„Doing the right thing“ Media coverage of slow fashion

6 dubna, 2022 • English language content • by

Fast fashion trend is now dominating apparel business around the world. Rapid changes in the production and consumption of ready-to-wear clothing in the 20th century cut the clothes’ price down. That allows more people to increase their level of fashion consumption sharply. 

According to data from sustainyourstyle.org in 2021, garments produce as much as 80 billion pieces annually, and apparel production has increased 400% compared to 20 years ago. Consequently, sustainability problems are going to happen. It leads the fashion industry to contribute up to 8% of the world’s greenhouse gas emissions as stated by UN Fashion Alliance.

Slow fashion and the media

In environmental communication, media are a space where scholars, activists, government, corporates, and other stakeholders communicate environmental problems, including slow fashion as a reflection of fast fashion counter hegemony. However, it is a big challenge for the media to extract what slow fashion means. 

Kate Fletcher and Hazel Clark, the two experts in slow fashion, said that slow does not only refer to time consuming fashion, as the opposite of fast fashion means, but also different approaches when designers, buyers, retailers, and consumers are more aware of the impact of products on workers, communities, and ecosystems. 

It represents a vision of sustainability in fashion consumption that requires an integrated process of design planning, sourcing for production and consumer awareness. It encompasses three key dimensions. Namely valuing local resources and economies, transparency of production systems and creating products with a long life cycle.

Media as the battle-field

Media are the battle-field of fast fashion vis a vis slow fashion. The growing fast fashion brands often promote their product through media to encourage purchase decisions as part of public relations or advertising. 

On the other hand, the media also portray ‘do the right thing’ in fashion as the matter of fact that fashion can cause environmental impact. 

My writing of a book chapter entitled Slow Fashion Movement: Is It Still a Tug of War Between Responsibility and Profit? stated that consumers‘ demand for slow fashion depends on knowledge and consciousness which could be evoked by information in the media. 

In order to evoke sustainable consumption in fashion, the role of the media is supposed to mediate between brands to disclose any information about their production process and consumers to access the information encouraging consciousness in consuming fashion.

In her book, Fashion Media and Sustainability: Encouraging Ethical Consumption via Journalism and Influencers, Anastasia Denisova has identified ten patterns of unsustainable fashion coverage.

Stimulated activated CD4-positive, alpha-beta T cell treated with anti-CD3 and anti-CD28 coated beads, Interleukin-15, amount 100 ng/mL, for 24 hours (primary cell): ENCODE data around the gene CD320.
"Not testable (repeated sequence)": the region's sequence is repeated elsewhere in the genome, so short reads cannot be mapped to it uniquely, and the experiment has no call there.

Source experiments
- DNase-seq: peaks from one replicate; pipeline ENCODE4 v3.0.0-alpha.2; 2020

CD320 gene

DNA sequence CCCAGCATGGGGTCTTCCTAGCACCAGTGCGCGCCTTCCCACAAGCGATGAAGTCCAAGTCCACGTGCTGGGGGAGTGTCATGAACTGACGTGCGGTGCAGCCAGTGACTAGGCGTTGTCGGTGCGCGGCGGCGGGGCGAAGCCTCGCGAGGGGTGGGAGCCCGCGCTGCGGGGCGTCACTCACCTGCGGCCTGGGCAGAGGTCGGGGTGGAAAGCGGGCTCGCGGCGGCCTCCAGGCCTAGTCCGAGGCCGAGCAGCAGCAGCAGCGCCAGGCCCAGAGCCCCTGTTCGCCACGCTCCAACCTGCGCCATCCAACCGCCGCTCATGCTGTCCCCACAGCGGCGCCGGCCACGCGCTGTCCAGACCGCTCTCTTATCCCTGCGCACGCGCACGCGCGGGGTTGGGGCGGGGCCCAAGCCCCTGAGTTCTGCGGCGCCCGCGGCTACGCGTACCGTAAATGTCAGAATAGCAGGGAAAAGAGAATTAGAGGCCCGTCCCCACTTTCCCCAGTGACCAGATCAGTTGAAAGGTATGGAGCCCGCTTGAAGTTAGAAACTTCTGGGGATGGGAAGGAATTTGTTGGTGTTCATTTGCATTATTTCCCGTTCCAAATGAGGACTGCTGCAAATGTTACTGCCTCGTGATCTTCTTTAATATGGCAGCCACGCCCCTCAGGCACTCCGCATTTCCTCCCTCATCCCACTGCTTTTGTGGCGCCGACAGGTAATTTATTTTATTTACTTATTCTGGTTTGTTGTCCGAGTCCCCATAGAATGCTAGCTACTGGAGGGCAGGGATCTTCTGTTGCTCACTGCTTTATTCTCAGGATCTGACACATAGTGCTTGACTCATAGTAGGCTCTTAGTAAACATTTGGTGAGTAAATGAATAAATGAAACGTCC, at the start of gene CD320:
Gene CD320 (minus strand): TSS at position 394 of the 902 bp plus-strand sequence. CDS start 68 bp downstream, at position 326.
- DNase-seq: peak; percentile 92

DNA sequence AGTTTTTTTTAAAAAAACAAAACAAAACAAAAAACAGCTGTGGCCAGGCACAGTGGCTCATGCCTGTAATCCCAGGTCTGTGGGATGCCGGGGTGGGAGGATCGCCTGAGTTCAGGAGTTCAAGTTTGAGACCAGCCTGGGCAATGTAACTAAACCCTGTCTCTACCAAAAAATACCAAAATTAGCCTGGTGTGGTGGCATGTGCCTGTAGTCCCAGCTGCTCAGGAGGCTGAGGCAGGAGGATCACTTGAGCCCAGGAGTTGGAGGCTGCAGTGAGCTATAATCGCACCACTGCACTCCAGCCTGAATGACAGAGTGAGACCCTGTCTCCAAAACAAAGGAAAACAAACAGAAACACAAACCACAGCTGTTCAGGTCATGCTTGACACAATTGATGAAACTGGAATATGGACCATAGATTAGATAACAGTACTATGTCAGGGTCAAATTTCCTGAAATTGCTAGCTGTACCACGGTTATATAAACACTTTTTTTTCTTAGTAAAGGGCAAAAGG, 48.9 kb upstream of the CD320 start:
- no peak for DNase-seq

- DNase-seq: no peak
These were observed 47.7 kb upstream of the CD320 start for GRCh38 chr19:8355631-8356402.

Concisely, the ten patterns show us that magazines or other media sometimes led to promote trend setting and fairytale in fashion that everyone had dreamt of. It encourages readers toward purchasing fast fashion. 

Furthermore, editor’s selection in picking up the word could lead consumers in getting more passionate to be fashionable which referred to fast fashion. In addition, affiliated links by mentioning brands and embedding advertisements in media are also strengthening the fast fashion dominance, such as The Sun has 90% rate of affiliated links in its press releases from brands, The Times has a half of their coverage affiliated linking to brands, and so on.

Media coverage on slow fashion

Meanwhile, how slow fashion is conveyed by the media is still at the ethical level in the way to do the right thing regarding fashion, yet evoke the desire to do slow fashion. I would not consider it a bad way to introduce slow fashion. However, media content might overlook the eco-positioning style, market, and pricing possibly constituted by slow fashion existence in a frame. 

Referring to Denisova’s writing, media often use words sustainable, ethical, and investment piece in misleading way so that it is strongly suggested to regulate the correct use of eco-vocabulary. Furthermore, magazines and other media must offer more restyling advice as opposed to urging new purchases. Not to mention, we still rarely discover slow fashion terms which are clearly distinguished from sustainable, eco, or ethical fashion in the media. Whereas, slow fashion is the whole process of design, production, and consumption in which sustainable and ethical processes are involved.   

Moreover, there should be a regulation of the use affiliate links in journalism. Based on these explanations, I reckon that the media are supposed to have more spots to inspire consumers and evoke their emotion to engage with slow fashion. They should not only cover an ethical way in fashion consumption. Because it is never enough to convince people to enact slow fashion by having a rational argument. 

Also, there should be a label in paid advertisement content which differentiates it with regular content. That would educate consumers by enabling them to consciously choose not only impulsive buying due to the advertisement persuasion embedded in the media content.


In conclusion, media have the potential to evoke consumers‘ engagement in practicing slow fashion. But it is seemingly way too far to be concreted. 

Slow fashion struggles to exist in the global capitalism system besieging that puts fast fashion into dominant people’s consumption, while the slow fashion has not been crystal clear in deploying by the media. Whereas, we need consumers’ consciousness for mainstreaming the slow fashion attitude into everyday life which is derived by knowledge and information availability, one of which is from media.

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